Missionaries don’t often make the news, but they are sowing the seeds of God’s kingdom all over the world, and deserve our gratitude and prayerful support.
Pope Francis said this today as he recognized six decades of service given by an Italian nun in Africa. She is a midwife (now 85 years old) who has delivered thousands and thousands of babies.
1.2 Billion Catholics; 116,000 seminarians; 5,000 hospitals: Some of the Church’s numbers
Read Vatican Radio’s report, by Lydia O’Kane, here:
Sister Maria Concetta Esu is an Italian nun who for almost 60 years has devoted her life to missionary work in Africa. In her profession as a midwife, Sister Concetta has delivered thousands of babies and at 85 her commitment to children, mothers and families continues.
In recognition of her tireless efforts, Pope Francis at the end of his General Audience on Wednesday, honoured this Sister from the Congregation of the Daughters of St. Joseph of Genoni, telling her this accolade was “a sign of our affection and our ‘thanks’ for all the work you have done in the midst of our African brothers and sisters, in the service of life…”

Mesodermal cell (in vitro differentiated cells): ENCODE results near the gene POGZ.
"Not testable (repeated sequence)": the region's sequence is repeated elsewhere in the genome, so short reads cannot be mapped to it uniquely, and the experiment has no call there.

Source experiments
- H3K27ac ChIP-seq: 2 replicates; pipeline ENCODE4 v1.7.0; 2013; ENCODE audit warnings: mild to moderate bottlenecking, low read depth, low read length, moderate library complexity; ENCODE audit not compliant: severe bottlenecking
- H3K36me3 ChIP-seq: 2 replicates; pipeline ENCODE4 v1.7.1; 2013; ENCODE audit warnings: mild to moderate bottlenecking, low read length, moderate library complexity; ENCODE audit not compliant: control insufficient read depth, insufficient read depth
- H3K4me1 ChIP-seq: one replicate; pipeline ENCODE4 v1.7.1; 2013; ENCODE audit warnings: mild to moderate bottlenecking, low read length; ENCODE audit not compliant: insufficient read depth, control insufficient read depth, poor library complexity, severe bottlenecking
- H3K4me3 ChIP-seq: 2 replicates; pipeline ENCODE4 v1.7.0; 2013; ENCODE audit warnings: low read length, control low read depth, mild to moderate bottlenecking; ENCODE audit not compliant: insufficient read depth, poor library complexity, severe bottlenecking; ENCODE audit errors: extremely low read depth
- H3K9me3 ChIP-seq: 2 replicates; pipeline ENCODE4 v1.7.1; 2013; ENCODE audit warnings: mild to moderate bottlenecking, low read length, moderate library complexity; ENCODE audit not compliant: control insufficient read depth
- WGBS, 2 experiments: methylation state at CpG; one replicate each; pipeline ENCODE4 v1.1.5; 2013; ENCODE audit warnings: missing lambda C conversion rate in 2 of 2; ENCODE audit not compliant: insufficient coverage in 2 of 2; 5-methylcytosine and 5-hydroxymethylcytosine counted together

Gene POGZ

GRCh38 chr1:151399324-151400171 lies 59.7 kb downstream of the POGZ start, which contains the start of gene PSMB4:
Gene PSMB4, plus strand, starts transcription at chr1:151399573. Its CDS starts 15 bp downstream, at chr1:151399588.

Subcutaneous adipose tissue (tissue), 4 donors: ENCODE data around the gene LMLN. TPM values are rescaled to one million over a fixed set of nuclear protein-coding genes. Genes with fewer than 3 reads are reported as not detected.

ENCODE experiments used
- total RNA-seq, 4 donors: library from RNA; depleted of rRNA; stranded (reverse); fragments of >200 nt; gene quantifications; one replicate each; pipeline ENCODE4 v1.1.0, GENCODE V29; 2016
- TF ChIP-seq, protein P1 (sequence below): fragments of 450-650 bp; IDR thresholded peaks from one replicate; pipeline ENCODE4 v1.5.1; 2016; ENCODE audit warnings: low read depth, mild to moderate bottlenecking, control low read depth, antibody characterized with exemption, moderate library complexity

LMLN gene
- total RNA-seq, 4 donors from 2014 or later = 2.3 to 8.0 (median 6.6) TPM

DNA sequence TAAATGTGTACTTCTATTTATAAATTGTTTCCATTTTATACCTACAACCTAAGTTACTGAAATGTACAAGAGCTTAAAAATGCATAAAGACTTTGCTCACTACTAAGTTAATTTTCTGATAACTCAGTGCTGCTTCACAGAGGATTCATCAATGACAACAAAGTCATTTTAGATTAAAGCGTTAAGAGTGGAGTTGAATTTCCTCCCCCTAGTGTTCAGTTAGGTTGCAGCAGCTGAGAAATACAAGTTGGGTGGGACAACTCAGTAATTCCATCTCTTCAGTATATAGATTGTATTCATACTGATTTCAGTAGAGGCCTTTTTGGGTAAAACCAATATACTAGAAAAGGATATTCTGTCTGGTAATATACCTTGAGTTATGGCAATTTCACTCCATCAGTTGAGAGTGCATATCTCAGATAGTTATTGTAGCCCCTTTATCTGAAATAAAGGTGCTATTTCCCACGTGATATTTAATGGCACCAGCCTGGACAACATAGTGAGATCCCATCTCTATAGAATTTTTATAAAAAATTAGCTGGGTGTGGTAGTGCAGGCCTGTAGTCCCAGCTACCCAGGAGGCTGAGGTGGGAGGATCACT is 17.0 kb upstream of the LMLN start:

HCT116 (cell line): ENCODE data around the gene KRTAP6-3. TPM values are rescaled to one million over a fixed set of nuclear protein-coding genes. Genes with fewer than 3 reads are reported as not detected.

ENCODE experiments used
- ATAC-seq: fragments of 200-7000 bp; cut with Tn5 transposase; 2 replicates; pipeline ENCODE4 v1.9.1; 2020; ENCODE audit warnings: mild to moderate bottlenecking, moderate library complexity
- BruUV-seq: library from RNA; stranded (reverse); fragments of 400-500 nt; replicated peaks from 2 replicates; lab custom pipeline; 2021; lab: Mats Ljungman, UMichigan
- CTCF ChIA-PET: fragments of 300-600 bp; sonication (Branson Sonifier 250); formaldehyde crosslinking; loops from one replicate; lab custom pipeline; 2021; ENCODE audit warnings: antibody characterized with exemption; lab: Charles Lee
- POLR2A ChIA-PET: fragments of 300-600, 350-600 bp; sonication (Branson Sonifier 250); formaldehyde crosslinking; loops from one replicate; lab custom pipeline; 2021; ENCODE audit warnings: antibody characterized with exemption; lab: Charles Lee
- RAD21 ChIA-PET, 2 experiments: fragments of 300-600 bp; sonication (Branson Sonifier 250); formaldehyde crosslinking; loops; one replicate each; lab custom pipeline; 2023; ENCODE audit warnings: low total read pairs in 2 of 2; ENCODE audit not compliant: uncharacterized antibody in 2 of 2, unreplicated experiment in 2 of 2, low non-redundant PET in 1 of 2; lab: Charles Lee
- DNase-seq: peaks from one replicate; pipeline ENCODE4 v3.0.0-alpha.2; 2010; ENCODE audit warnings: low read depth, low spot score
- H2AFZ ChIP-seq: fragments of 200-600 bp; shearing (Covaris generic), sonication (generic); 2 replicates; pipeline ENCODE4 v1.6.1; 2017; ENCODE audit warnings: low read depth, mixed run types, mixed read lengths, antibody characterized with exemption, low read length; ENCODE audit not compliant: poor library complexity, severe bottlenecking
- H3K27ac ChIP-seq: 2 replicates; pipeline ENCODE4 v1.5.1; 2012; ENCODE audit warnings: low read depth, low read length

The Pope told the pilgrims present that he had met Sr Maria Concetta in Bangui in the Central African Republic during his visit to open the Jubilee of Mercy in 2015, adding, “that day, too, she came from Congo in a canoe, … to do her shopping in Bangui.”
While honouring this religious sister, the Pontiff also took the opportunity to express his gratitude to all the missionaries, priests, religious and laity, who, he said, may not make the news, but “sow the seeds of the Kingdom of God in every part of the world.”
The Pope also spoke of Brazilian Cardinal Cláudio Hummes, who he recounted “goes to the cemetery and visits the graves of missionaries; many young people who have died from diseases…” Pope Francis said that the Cardinal told him, “they all deserve to be canonized,” because their life has been ‘consumed’ in service.
Sister Maria Concetta, who is in Rome for a meeting with her Congregation, is due to return to Africa to continue her work. Bidding her farewell, Pope Francis said, “Let us accompany her with prayer. And may her example help us all to live the Gospel wherever we are.”